Storm Corrosion - Storm Corrosion
Roadrunner Records
Progressive Rock, Ambient
6 songs (47:24)
Release year: 2012
Roadrunner Records
Reviewed by Goat
Major event

A much-anticipated collaboration between the frontment of two of the most popular progressive acts of the moment was always going to displease as many as it pleased. The natural assumption is, after all, that if you brought Opeth's Mikael Ã…kerfeldt and Porcupine Tree's Steven Wilson together that you'd get something like a cross between their two bands - personally, I originally thought this project would give us something between Blackwater Park and In Absentia. Of course, Opeth's recent album Heritage and the prog influence of Steven Wilson's marvellous solo albums meant that that was foolish, and Storm Corrosion is instead something quite different. Almost uniformly relaxing and gentle progressive rock, very 70s with a massive folk influence, this album is sure to please fans of Opeth's Heritage and sure to displease those who wanted something heavier and harder. It's impossible to deny the excellence at work from the opening track Drag Ropes alone, though, a nine-minute atmospheric march led by Mikael that is at times beautiful, catchy, whimsical, and oddly creepy. Experimenting all the way through, from jangly melody to a mass of acapella vocals gradually backed by percussion and funky bass (what drums there are are provided by Porcupine Tree and OSI's Gavin Harrison) it's a great opening to a good yet patchy album, which lacksan overall flow and cohesive feeling.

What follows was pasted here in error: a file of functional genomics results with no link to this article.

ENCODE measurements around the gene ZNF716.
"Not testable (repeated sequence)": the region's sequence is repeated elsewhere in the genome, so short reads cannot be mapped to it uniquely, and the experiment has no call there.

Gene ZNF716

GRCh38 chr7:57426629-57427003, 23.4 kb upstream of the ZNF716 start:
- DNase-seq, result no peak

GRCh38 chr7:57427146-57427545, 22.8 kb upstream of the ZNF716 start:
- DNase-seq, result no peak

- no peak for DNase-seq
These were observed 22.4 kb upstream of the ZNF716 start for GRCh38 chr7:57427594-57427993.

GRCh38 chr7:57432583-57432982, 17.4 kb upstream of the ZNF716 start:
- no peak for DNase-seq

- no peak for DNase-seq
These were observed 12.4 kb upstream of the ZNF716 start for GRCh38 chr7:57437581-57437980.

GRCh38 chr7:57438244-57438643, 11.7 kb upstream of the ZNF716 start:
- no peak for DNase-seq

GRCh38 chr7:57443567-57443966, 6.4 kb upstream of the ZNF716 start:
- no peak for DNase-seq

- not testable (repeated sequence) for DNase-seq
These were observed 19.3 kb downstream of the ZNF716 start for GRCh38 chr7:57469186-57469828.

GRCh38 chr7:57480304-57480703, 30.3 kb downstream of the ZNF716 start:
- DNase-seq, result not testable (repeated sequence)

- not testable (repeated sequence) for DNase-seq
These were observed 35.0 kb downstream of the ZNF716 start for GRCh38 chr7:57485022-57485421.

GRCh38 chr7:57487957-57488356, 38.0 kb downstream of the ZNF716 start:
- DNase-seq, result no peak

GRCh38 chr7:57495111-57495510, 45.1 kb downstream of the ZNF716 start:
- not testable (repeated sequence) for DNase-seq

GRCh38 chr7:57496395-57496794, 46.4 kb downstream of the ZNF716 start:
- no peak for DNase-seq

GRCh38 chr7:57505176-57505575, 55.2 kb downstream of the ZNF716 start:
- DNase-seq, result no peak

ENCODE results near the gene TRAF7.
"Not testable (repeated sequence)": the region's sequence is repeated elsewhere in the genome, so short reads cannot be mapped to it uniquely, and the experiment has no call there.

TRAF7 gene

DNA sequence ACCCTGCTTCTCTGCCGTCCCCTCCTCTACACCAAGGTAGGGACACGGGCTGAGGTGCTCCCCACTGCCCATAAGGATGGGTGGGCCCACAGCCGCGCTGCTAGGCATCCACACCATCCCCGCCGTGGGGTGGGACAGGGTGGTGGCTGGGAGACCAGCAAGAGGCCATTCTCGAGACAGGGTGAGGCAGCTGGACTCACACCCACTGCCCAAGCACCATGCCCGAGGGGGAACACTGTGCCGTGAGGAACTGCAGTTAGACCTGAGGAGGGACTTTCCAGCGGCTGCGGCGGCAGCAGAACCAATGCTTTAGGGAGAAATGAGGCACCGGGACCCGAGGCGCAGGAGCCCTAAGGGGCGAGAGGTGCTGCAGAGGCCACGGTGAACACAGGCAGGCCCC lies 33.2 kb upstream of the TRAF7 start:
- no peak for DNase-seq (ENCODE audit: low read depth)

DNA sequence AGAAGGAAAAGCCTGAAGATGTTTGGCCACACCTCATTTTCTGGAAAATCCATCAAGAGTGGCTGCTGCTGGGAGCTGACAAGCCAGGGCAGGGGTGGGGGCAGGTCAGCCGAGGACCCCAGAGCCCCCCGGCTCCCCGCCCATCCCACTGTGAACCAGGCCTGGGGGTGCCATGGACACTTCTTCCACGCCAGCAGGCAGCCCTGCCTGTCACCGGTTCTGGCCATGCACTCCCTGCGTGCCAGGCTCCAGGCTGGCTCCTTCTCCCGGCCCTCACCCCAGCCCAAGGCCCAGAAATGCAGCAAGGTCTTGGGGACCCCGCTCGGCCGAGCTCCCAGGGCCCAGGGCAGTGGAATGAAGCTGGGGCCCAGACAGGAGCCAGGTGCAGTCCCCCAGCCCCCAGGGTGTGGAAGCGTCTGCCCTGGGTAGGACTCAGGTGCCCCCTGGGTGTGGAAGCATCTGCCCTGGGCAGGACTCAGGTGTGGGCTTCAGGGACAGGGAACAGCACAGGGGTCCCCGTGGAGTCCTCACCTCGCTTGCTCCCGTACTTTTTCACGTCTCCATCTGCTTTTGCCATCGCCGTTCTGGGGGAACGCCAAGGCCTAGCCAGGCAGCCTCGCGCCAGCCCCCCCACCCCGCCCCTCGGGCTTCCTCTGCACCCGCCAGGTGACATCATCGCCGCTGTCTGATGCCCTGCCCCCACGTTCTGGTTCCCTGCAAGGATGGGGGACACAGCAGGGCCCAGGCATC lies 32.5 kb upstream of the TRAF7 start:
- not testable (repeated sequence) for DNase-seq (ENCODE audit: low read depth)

The following title track is led by Wilson's vocals and leans more towards Porcupine Tree's softer moments, acoustic strums leading into ambience and back, rather jarringly on the return journey. It's pleasant enough for what it is, but for a ten-minute piece feels like padding and compared to some of the experiments on Wilson's solo albums comes over as lacking. A lot of tracks on the album will either strike you, or pass you by - the gentle quirkiness of Hag brought a smile to my face, but the stark piano and vocal murmurings will not be as enjoyable for everyone, even with the electronic oddness towards the end. Happy is just plain odd, with more electronica and acoustic strums (and at just under five minutes the shortest track present) doing little at all. Fortunately the following Lock Howl sets the album back on track with an ominous build-up enhanced by folksy flourishes, the expected ambient section working better and continuing the atmospheric touch. Finale Ljudet Innan takes a more ethereal route, a ten-minute glistener that begins with high-pitched vocals, continues withtypical ambience and softly entrancing prog melodies to a smooth finish. It's one of the best pieces simply because it doesn't feel like an experiment, but a serious effort. Sadly, several pieces here fail to match up and so the album can't help but feel patchy, but what is good is excellent. Make an actual album rather than collecting experiments together next time please, chaps.

Killing Songs :
Drag Ropes, Hag, Ljudet Innan
Goat quoted 65 / 100
Aleksie quoted 60 / 100
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